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The Game of Cricket Has a Known History Spanning From the 16th Century to the Present Day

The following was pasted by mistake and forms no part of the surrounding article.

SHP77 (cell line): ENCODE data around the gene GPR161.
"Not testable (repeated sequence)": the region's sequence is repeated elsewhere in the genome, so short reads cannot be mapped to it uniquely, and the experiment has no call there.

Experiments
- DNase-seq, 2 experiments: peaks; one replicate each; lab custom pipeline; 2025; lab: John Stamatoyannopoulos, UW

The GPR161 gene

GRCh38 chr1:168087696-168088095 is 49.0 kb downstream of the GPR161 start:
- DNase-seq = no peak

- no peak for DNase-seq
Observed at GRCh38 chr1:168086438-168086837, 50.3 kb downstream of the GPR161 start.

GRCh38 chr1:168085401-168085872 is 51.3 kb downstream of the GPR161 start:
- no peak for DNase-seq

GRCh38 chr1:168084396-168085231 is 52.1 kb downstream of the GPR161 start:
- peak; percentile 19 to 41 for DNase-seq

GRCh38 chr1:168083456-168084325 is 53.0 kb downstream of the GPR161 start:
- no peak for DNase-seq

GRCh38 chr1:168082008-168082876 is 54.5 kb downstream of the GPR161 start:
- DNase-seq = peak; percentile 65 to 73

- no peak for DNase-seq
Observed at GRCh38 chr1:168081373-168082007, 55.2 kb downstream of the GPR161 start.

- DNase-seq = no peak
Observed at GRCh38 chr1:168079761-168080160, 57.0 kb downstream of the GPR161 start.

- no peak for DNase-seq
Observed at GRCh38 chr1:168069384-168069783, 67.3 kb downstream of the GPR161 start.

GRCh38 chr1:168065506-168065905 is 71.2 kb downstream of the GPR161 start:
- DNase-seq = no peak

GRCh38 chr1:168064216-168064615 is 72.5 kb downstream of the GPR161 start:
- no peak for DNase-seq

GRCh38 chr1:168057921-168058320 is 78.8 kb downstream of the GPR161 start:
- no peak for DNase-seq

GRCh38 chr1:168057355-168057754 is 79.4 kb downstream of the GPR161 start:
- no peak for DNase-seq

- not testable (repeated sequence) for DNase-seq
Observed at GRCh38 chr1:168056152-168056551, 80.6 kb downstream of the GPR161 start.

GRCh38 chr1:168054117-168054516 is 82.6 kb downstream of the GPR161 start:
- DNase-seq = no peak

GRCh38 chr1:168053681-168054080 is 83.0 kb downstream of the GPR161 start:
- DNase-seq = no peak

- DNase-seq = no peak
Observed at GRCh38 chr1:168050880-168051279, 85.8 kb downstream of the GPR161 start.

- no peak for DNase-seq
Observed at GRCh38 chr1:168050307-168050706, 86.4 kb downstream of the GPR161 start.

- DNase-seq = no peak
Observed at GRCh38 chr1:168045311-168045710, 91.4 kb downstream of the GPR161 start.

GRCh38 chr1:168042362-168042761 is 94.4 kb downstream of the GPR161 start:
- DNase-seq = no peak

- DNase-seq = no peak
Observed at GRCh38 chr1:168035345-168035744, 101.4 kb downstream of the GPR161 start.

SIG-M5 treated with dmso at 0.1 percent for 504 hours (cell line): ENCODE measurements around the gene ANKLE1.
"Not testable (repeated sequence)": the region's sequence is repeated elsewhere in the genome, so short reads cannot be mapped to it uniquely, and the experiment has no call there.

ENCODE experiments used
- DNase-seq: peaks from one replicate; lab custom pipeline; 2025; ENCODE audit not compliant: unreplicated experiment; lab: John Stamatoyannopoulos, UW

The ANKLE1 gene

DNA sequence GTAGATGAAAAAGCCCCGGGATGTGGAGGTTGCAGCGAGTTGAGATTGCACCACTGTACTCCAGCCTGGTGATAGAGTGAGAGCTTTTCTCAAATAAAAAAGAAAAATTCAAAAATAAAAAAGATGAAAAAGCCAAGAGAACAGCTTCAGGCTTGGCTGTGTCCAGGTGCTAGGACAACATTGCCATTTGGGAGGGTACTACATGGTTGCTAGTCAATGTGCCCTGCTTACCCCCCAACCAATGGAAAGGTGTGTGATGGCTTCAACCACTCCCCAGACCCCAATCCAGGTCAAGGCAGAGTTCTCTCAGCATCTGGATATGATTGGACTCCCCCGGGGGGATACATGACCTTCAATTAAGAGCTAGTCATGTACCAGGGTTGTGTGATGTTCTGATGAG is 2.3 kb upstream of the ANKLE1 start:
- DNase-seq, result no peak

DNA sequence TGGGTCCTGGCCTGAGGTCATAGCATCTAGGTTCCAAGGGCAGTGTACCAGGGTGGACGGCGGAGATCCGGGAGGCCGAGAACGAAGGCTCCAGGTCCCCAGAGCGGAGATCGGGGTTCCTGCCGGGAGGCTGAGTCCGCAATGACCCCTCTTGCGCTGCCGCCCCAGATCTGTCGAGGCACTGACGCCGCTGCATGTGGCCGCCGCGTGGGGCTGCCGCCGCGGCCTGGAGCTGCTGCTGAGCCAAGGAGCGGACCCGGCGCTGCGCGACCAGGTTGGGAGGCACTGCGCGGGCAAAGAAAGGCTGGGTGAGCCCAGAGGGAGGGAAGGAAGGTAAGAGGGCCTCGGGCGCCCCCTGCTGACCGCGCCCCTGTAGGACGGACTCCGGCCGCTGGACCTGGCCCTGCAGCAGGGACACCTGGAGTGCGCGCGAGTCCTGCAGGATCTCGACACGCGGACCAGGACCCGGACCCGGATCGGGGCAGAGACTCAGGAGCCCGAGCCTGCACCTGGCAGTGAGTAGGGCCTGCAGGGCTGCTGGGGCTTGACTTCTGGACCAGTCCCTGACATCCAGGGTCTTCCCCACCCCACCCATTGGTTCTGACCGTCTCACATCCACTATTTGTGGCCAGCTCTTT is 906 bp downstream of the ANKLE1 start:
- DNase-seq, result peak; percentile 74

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  The game of   cricket  has a known  history spanning from the 16th century to the present day, with international matches played since 1844, although the official history of international Test cricket  began in 1877. During this time, the game developed from its srcins in England into a game which is now played professionally in most of the Commonwealth of Nations.  Contents    1 Early cricket  o   1.1 Origin  o   1.2 Derivation of the name of cricket   o   1.3 First definite reference  o   1.4 Early 17th century  o   1.5 The Commonwealth  o   1.6 Gambling and press coverage     2 18th-century cricket  o   2.1 Patronage and players  o   2.2 Cricket moves out of England  o   2.3 Development of the Laws  o   2.4 Continued growth in England  o   2.5 Cricket and crisis     3 19th-century cricket  o   3.1 International cricket begins  o   3.2 National championships  o   3.3 Balls per over      4 20th-century cricket  o   4.1 Growth of Test cricket  o   4.2 Suspension of South Africa (1970  –  91)  o   4.3 World Series Cricket  o   4.4 Limited-overs cricket  o   4.5 Analytic and graphic technology     5 21st-century cricket     6 See also     7 References     8 Bibliography     9 External links  Early cricket Main article: History of cricket to 1725  Origin  No one knows when or where cricket began but there is a body of evidence, much of it circumstantial, that strongly suggests the game was devised during Saxon or   Norman times by children living in the Weald, an area of dense woodlands and clearings in south-east England that  lies across Kent and Sussex. It is generally believed that cricket survived as a children's game for many generations before it was increasingly taken up by adults around the beginning of the 17th century. Possibly cricket was derived from  bowls, assuming bowls is the older sport, by the intervention of a batsman trying to stop the ball from reaching its target by hitting it away. Playing on sheep-grazed land or in clearings, the srcinal implements may have been a matted lump of sheep’s wool (or even a stone or a small lump of wood) as the ball; a stick or a crook or another farm tool as the bat; and a stool or a tree stump or a gate (e.g., a wicket gate) as the wicket. [1]   Derivation of the name of cricket A number of words are thought to be possible sources for the term cricket . In the earliest known reference to the sport in 1598 (  see below ), it is called creckett  . The name may have been derived from the Middle Dutch  krick  ( -e ), meaning a stick; or the Old English  cricc  or cryce  meaning a crutch or staff .   [1]  Another possible source is the Middle Dutch word krickstoel  , meaning a long low stool used for kneeling in church and which resembled the long low wicket  with two stumps used in early cricket. According to Heiner Gillmeister, a European language expert of Bonn University, cricket derives from the Middle Dutch met de (krik ket)sen  (i.e., with the stick chase ), which also suggests a Dutch connection in the game's srcin. It is more likely that the terminology of cricket was based on words in use in south east England at the time and, given trade connections with the County of Flanders, especially in the 15th century when it belonged to the Duchy of Burgundy, many Middle Dutch [2]  words found their way into southern English dialects. [3]   First definite reference John Derrick was a pupil at The Royal Grammar School in Guildford when he and his friends  played creckett   circa 1550 Despite many prior suggested references, the first definite mention of the game is found in a 1598 court case concerning an ownership dispute over a plot of common land in Guildford,  Surrey. A 59-year old coroner, John Derrick , testified that he and his school friends had played creckett   on the site fifty years earlier when they attended the Free School. Derrick's account  proves beyond reasonable doubt that the game was being played in Surrey circa 1550. [4][5]    The first reference to cricket being played as an adult sport was in 1611, when two men in Sussex were prosecuted for playing cricket on Sunday instead of going to church. [6]  In the same year, a dictionary defined cricket as a boys' game and this suggests that adult participation was a recent development. [4]   Early 17th century A number of references occur up to the English Civil War  and these indicate that cricket had  become an adult game contested by parish teams, but there is no evidence of county strength teams at this time. Equally, there is little evidence of the rampant gambling that characterised the game throughout the 18th century. It is generally believed, therefore, that village cricket had developed by the middle of the 17th century but that county cricket had not and that investment in the game had not begun. [7]   The Commonwealth After the Civil War ended in 1648, the new Puritan government clamped down on unlawful assemblies , in particular the more raucous sports such as football. Their laws also demanded a stricter observance of the Sabbath than there had been previously. As the Sabbath was the only free time available to the lower classes, cricket's popularity may have waned during the Commonwealth. Having said that, it did flourish in public fee-paying schools such as Winchester   and St Paul's. There is no actual evidence that Oliver Cromwell's regime banned cricket specifically and there are references to it during the interregnum that suggest it was acceptable to the authorities provided that it did not cause any breach of the Sabbath . [7]  It is believed that the nobility in general adopted cricket at this time through involvement in village games. [4]   Gambling and press coverage Cricket certainly thrived after the Restoration in 1660 and is believed to have first attracted gamblers making large bets at this time. In 1664, the Cavalier Parliament passed the Gaming Act 1664 which limited stakes to £100, although that was still a fortune at the time, [7]  equivalent to about £13 thousand in present day terms  [8] . Cricket had certainly become a significant gambling sport by the end of the 17th century. There is a newspaper report of a great match  played in Sussex in 1697 which was 11-a-side and played for high stakes of 50 guineas a side. [6]  With freedom of the press having been granted in 1696, cricket for the first time could be reported in the newspapers. But it was a long time before the newspaper industry adapted sufficiently to provide frequent, let alone comprehensive, coverage of the game. During the first half of the 18th century, press reports tended to focus on the betting rather than on the play. [7]   18th-century cricket See also: 1697 to 1725 English cricket seasons and Overview of English cricket 1726  –  1815  Patronage and players  Gambling introduced the first patrons because some of the gamblers decided to strengthen their  bets by forming their own teams and it is believed the first county teams were formed in the aftermath of the Restoration in 1660, especially as members of the nobility were employing local experts from village cricket as the earliest professionals. [4]  The first known game in which the teams use county names is in 1709 but there can be little doubt that these sort of fixtures were being arranged long before that. The match in 1697 was probably Sussex versus another county. The most notable of the early patrons were a group of aristocrats and businessmen who were active from about 1725, which is the time that press coverage became more regular, perhaps as a result of the patrons' influence. These men included the 2nd Duke of Richmond, Sir William Gage, Alan Brodrick  and Edward Stead. For the first time, the press mentions individual players like Thomas Waymark .  Cricket moves out of England Cricket was introduced to North America via the English colonies in the 17th century, [3]   probably before it had even reached the north of England. In the 18th century it arrived in other  parts of the globe. It was introduced to the West Indies  by colonists [3]  and to India by British East India Company mariners in the first half of the century. It arrived in Australia almost as soon as colonisation began in 1788. New Zealand and South Africa followed in the early years of the 19th century. [4]  Cricket never caught on in Canada, despite efforts by an imperial-minded elite to promote the game as a way of identifying with the British Empire. Canada, unlike Australia and the West Indies, witnessed a continual decline in the popularity of the game during 1860  –  1960. Linked to upper class British-Canadian elites, the game never became popular with the general public. In the summer season it had to compete with baseball. During the First World War, Canadian units stationed in Britain played baseball, not cricket. [9][10]   Development of the Laws See also: Laws of Cricket  The basic rules of cricket such as bat and ball, the wicket, pitch dimensions, overs, how out, etc. have existed since time immemorial. In 1728, the Duke of Richmond and Alan Brodick drew up Articles of Agreement to determine the code of practice in a particular game and this became a common feature, especially around payment of stake money and distributing the winnings given the importance of gambling. [6]  In 1744, the Laws of Cricket were codified for the first time and then amended in 1774, when innovations such as lbw, middle stump and maximum bat width were added. These laws stated that the principals shall choose from amongst the gentlemen present two umpires who shall absolutely decide all disputes . The codes were drawn up by the so-called Star and Garter Club whose members ultimately founded MCC at Lord's in 1787. MCC immediately became the custodian of the Laws and has made periodic revisions and recodifications subsequently. [11]